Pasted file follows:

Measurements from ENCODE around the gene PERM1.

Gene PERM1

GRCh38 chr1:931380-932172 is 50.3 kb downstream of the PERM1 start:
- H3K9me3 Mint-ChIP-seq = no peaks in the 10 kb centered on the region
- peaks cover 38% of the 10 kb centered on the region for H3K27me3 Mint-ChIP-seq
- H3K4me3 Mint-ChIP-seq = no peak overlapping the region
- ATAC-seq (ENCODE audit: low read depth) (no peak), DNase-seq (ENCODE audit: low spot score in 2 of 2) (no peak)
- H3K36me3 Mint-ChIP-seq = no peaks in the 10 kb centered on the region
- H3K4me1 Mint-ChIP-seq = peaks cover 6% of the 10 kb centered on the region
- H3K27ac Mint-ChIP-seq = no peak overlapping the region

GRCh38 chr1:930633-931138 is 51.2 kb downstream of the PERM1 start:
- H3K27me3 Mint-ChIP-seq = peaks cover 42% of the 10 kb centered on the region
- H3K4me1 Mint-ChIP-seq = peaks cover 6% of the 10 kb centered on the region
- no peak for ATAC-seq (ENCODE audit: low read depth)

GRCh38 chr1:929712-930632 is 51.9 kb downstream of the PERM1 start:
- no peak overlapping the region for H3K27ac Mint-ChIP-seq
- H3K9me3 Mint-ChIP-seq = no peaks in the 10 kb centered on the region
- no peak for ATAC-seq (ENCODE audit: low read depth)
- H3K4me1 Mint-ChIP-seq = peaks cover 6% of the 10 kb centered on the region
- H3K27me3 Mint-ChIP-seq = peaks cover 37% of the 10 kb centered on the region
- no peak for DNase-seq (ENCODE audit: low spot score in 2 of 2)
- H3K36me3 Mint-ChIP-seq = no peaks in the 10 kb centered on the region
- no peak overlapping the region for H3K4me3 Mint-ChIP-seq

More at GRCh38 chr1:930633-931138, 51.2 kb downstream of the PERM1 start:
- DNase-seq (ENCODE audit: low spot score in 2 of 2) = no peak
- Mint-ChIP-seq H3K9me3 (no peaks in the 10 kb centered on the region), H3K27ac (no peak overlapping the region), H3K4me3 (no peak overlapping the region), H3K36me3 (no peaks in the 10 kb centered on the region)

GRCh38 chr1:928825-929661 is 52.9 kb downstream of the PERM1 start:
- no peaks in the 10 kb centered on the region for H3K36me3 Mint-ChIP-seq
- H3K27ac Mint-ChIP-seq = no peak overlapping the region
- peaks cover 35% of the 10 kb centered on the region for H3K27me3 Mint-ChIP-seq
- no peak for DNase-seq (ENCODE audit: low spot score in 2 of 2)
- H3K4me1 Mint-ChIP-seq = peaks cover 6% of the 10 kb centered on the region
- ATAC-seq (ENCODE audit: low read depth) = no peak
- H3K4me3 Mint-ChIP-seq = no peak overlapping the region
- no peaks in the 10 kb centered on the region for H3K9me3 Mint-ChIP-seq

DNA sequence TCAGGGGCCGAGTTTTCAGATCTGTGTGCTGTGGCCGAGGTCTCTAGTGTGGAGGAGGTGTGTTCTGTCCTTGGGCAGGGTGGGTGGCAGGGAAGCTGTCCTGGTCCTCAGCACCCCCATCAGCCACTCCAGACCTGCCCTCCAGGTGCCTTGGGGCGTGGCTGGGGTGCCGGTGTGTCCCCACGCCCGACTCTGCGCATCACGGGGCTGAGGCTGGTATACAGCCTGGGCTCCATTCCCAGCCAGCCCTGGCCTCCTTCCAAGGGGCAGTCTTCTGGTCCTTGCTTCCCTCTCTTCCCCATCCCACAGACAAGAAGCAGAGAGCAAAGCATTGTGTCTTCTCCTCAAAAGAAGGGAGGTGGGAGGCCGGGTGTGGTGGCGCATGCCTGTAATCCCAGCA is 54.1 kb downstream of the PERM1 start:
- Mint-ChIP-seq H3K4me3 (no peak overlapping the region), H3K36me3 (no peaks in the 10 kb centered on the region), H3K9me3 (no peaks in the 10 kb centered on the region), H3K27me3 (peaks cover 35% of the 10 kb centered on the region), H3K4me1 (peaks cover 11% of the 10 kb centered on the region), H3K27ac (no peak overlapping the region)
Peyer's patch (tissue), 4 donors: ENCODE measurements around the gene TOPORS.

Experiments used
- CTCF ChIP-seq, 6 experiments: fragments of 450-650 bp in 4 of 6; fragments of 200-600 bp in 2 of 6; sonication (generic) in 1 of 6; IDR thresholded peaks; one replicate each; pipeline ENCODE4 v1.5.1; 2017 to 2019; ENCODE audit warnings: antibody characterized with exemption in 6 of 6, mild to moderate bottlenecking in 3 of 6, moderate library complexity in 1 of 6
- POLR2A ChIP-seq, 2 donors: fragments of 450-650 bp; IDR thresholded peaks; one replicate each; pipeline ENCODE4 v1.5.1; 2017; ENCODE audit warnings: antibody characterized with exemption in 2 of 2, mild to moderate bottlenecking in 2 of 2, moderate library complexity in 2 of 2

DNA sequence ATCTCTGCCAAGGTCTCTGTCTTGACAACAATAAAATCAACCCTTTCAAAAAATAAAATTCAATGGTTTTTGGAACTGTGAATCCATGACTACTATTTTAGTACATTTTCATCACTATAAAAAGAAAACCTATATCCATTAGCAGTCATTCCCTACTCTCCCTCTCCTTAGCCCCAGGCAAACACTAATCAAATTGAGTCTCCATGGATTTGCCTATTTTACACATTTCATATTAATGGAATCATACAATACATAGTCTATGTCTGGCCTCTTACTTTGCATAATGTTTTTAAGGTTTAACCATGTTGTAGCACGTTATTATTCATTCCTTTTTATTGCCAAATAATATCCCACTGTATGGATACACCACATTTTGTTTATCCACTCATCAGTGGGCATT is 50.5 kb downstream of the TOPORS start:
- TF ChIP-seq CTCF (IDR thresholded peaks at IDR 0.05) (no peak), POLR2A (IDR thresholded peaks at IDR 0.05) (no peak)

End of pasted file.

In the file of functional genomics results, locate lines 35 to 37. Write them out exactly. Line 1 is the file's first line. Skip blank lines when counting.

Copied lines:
- no peaks in the 10 kb centered on the region for H3K9me3 Mint-ChIP-seq

DNA sequence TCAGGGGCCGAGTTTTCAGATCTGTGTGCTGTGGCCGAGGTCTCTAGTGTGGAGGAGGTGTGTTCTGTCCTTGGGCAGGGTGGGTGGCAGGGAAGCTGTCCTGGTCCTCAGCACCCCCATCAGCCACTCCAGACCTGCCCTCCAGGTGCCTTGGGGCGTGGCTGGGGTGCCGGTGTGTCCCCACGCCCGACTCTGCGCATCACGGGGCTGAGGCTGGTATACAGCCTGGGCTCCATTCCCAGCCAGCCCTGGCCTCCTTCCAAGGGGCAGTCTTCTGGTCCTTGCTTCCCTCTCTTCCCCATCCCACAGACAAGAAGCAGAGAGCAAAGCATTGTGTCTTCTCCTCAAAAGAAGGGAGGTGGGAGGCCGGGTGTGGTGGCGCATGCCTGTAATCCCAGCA is 54.1 kb downstream of the PERM1 start:
- Mint-ChIP-seq H3K4me3 (no peak overlapping the region), H3K36me3 (no peaks in the 10 kb centered on the region), H3K9me3 (no peaks in the 10 kb centered on the region), H3K27me3 (peaks cover 35% of the 10 kb centered on the region), H3K4me1 (peaks cover 11% of the 10 kb centered on the region), H3K27ac (no peak overlapping the region)